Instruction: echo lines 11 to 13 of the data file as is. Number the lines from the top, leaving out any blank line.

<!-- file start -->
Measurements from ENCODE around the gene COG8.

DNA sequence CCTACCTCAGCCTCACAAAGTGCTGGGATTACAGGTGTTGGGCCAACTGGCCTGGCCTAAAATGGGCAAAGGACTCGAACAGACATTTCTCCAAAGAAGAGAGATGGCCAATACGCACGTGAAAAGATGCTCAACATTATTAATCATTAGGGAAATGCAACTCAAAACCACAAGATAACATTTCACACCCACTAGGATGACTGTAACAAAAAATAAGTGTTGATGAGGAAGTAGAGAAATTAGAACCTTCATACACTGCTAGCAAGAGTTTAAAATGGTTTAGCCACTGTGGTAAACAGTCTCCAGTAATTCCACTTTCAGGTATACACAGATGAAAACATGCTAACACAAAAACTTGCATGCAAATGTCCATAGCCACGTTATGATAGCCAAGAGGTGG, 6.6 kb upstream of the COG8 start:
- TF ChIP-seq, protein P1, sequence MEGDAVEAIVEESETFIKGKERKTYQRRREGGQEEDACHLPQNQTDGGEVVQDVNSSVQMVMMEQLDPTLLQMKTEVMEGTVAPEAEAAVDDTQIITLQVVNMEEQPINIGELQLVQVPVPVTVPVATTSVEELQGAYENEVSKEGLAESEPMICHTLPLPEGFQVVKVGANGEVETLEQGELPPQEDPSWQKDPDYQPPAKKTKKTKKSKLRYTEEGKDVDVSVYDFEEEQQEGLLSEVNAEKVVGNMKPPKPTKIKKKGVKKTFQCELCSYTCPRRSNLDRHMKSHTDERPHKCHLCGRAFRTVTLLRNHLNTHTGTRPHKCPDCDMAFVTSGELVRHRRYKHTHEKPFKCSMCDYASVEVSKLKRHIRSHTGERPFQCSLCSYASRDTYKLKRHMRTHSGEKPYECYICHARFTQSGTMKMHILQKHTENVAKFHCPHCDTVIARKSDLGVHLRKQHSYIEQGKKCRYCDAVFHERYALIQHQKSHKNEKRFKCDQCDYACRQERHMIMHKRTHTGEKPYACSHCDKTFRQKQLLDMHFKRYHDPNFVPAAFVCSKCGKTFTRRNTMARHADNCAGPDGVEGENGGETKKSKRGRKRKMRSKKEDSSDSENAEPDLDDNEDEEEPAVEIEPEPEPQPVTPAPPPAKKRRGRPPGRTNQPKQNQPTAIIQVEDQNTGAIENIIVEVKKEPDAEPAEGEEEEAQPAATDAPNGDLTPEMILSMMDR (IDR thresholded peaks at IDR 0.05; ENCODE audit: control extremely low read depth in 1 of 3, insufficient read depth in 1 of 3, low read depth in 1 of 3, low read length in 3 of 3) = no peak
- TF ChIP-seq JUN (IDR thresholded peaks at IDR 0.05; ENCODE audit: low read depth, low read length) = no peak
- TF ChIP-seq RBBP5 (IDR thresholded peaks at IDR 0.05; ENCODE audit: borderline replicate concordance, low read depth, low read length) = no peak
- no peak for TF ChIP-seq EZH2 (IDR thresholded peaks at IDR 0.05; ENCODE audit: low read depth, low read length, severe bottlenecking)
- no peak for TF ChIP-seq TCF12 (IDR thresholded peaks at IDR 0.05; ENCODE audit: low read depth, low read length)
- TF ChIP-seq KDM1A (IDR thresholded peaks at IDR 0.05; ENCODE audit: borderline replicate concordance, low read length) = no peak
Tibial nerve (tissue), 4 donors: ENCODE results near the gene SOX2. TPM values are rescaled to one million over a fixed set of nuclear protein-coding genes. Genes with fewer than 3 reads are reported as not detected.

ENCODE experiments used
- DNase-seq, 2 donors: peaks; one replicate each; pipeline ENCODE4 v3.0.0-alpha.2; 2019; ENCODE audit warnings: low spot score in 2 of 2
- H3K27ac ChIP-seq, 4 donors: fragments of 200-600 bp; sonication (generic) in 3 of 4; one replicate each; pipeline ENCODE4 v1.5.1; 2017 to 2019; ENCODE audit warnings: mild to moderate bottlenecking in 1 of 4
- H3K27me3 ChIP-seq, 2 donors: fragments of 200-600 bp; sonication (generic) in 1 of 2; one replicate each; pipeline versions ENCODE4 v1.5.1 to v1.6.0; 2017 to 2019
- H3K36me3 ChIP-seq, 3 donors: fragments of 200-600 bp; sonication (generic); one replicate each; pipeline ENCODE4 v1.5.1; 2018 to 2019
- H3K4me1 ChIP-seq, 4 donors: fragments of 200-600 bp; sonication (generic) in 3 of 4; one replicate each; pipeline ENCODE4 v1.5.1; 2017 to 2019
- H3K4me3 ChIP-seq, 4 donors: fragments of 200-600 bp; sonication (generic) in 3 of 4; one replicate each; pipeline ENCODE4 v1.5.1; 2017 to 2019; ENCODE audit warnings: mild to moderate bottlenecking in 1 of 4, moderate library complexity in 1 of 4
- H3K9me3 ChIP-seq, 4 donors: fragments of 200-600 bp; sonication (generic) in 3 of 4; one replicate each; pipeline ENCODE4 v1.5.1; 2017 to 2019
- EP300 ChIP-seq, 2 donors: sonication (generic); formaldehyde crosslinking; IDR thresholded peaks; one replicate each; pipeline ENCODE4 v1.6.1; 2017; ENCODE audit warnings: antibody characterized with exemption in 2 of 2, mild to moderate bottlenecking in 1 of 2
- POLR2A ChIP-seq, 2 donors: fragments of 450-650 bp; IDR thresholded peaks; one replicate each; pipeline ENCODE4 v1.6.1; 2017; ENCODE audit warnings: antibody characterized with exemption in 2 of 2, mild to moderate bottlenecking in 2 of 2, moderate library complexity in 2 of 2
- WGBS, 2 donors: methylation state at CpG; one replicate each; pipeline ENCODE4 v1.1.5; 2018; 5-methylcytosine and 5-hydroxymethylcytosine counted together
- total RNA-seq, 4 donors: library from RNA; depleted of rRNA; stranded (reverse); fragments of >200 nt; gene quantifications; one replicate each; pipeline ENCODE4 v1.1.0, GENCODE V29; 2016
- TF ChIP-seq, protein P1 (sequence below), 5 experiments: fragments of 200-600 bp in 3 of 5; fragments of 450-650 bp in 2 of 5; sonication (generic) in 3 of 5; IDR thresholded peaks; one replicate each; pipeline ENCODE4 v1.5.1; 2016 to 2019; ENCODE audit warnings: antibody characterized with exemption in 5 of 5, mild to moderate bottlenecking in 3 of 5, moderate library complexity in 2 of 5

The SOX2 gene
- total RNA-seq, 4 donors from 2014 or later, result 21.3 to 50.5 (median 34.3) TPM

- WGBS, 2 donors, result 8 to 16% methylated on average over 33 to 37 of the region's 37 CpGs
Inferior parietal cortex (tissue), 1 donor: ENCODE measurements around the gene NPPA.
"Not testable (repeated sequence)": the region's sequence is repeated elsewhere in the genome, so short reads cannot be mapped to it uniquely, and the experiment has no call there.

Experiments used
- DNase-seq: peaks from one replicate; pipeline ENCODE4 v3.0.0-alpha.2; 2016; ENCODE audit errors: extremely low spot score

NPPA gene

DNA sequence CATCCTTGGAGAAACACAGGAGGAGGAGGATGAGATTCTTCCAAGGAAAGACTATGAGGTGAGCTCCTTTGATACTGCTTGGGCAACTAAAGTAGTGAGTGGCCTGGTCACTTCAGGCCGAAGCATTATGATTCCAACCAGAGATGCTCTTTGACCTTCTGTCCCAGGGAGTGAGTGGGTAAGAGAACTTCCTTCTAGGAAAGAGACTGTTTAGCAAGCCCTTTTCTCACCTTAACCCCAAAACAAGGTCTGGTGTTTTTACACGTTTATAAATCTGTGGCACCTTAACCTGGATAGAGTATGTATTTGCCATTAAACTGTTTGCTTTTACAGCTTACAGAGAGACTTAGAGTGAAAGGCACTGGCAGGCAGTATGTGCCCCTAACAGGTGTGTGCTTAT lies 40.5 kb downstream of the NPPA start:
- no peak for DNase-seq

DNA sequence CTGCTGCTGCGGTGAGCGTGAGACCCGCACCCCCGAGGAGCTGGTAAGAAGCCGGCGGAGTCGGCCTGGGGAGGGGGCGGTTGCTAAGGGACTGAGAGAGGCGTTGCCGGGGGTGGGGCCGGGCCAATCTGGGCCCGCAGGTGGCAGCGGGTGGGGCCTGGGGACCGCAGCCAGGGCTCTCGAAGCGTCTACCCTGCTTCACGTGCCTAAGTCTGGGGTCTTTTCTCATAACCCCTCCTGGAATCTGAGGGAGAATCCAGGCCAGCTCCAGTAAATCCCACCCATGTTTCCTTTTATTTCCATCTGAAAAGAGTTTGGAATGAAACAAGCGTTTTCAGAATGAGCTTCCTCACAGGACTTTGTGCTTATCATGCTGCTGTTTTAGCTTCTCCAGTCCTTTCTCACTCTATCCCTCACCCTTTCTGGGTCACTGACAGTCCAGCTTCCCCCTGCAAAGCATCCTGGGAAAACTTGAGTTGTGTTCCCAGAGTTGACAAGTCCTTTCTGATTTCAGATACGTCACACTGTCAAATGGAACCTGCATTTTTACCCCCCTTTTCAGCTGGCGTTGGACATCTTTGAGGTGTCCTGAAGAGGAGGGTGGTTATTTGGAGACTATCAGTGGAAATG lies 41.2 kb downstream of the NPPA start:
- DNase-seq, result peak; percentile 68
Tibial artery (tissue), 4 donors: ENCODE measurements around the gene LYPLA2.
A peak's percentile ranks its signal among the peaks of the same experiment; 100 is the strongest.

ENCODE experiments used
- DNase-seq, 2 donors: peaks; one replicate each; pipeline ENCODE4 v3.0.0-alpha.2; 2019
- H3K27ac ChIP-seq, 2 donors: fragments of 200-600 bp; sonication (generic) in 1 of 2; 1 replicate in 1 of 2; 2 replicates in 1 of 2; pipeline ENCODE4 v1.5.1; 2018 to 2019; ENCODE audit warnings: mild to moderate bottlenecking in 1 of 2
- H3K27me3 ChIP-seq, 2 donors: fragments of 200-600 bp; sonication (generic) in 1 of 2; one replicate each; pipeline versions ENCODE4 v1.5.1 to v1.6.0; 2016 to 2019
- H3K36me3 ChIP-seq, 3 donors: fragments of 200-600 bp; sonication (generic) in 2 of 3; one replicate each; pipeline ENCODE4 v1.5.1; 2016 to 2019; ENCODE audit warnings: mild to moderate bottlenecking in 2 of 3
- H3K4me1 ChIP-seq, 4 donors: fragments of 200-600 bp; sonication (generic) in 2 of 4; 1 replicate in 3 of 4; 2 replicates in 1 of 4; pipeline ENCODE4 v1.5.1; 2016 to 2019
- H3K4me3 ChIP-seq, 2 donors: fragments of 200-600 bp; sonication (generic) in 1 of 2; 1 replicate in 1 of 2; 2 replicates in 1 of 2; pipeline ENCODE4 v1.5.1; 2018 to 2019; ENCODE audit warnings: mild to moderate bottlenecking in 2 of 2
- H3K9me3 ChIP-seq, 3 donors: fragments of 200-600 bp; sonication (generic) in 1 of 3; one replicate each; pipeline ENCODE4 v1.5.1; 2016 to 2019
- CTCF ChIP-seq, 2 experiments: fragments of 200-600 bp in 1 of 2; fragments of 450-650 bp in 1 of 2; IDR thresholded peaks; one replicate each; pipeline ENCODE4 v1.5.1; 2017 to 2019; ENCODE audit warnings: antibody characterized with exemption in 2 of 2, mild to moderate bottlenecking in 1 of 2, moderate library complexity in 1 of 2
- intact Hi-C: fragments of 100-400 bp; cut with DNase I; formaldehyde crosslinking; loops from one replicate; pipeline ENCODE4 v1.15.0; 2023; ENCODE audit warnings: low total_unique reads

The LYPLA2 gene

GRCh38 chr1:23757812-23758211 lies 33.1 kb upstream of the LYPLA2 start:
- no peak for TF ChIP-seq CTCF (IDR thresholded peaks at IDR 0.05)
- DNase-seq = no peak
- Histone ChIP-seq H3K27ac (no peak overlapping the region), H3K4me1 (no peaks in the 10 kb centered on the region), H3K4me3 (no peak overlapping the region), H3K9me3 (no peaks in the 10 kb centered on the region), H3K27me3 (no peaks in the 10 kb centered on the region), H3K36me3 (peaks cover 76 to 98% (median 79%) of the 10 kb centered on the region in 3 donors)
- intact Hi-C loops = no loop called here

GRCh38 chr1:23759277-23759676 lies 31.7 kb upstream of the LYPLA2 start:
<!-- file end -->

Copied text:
- DNase-seq, 2 donors: peaks; one replicate each; pipeline ENCODE4 v3.0.0-alpha.2; 2019; ENCODE audit warnings: low spot score in 2 of 2
- H3K27ac ChIP-seq, 4 donors: fragments of 200-600 bp; sonication (generic) in 3 of 4; one replicate each; pipeline ENCODE4 v1.5.1; 2017 to 2019; ENCODE audit warnings: mild to moderate bottlenecking in 1 of 4
- H3K27me3 ChIP-seq, 2 donors: fragments of 200-600 bp; sonication (generic) in 1 of 2; one replicate each; pipeline versions ENCODE4 v1.5.1 to v1.6.0; 2017 to 2019